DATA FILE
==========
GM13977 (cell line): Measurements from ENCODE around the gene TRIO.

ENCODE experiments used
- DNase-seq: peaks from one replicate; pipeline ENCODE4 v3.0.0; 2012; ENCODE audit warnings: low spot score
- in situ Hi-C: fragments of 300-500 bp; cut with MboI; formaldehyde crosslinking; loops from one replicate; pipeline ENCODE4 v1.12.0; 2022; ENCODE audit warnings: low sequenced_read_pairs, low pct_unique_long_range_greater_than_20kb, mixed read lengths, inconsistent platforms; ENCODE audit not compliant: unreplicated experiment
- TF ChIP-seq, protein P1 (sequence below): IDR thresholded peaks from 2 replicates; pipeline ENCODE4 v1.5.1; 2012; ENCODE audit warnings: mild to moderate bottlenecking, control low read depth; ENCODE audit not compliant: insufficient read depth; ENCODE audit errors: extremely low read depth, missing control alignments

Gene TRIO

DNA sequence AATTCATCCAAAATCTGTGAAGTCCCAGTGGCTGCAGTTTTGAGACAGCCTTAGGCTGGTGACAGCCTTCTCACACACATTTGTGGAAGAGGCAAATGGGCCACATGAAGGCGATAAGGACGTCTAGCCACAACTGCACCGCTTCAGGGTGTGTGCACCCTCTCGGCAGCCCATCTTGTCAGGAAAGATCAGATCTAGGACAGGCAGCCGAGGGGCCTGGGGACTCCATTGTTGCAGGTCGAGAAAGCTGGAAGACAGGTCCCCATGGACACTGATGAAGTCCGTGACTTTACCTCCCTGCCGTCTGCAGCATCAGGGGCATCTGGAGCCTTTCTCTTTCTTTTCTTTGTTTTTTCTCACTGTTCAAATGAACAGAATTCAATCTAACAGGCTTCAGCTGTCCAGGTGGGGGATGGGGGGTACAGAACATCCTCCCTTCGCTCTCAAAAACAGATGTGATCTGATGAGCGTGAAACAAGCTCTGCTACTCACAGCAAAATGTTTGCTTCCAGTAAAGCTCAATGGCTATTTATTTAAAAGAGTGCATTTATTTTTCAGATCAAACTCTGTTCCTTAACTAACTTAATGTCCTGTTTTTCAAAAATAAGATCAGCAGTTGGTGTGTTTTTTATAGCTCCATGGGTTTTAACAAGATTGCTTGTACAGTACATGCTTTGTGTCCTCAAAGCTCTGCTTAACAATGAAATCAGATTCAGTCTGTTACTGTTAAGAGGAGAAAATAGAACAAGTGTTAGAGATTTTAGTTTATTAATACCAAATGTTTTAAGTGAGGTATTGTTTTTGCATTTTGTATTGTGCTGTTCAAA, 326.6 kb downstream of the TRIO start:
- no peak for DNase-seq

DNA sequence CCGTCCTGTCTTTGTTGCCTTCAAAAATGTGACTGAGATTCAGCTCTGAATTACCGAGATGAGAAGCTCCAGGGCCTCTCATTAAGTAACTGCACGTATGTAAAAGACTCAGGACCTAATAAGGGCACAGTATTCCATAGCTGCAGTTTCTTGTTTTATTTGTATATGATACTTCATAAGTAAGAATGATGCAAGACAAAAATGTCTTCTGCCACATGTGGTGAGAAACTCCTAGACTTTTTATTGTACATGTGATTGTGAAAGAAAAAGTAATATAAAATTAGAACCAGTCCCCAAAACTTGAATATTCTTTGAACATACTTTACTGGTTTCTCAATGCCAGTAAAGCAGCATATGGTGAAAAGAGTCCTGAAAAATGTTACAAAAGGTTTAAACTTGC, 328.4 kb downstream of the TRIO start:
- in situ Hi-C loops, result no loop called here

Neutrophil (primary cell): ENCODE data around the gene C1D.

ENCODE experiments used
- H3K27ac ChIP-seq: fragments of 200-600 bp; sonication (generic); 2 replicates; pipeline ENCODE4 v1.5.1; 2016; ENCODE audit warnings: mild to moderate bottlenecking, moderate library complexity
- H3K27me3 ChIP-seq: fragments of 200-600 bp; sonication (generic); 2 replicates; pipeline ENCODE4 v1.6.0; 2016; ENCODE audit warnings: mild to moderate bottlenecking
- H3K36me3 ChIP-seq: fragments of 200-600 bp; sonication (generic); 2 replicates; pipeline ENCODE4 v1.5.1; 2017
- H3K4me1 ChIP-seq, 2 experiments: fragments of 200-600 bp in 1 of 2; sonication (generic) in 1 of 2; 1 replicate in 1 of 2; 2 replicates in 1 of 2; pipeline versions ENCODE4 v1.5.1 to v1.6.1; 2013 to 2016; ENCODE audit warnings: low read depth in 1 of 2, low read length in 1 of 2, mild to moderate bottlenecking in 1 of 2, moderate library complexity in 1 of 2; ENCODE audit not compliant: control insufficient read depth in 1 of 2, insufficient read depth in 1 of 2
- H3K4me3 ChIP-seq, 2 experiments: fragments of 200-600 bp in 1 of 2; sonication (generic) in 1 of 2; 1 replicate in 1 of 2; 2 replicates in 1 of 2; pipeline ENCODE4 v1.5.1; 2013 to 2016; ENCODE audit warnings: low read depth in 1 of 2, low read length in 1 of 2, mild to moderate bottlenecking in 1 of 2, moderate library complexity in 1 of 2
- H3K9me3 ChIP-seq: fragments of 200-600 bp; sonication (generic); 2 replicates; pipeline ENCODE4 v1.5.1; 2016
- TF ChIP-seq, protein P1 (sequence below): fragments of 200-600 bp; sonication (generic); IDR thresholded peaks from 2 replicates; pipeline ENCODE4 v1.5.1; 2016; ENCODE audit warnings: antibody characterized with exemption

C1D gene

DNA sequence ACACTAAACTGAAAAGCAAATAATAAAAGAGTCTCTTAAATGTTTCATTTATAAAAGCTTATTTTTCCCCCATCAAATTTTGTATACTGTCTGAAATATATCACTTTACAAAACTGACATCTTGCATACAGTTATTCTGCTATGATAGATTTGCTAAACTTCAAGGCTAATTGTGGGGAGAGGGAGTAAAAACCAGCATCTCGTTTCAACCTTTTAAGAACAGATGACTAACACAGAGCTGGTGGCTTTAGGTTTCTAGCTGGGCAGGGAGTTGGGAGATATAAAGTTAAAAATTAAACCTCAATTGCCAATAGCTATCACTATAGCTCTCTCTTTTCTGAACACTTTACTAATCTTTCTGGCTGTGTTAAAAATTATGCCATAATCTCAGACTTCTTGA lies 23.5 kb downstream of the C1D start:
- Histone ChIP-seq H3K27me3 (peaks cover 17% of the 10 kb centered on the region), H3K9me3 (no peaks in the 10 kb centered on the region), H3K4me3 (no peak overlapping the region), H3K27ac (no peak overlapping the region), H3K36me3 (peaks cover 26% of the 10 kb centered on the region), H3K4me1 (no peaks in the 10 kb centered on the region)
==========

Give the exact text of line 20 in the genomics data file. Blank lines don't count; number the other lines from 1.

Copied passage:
C1D gene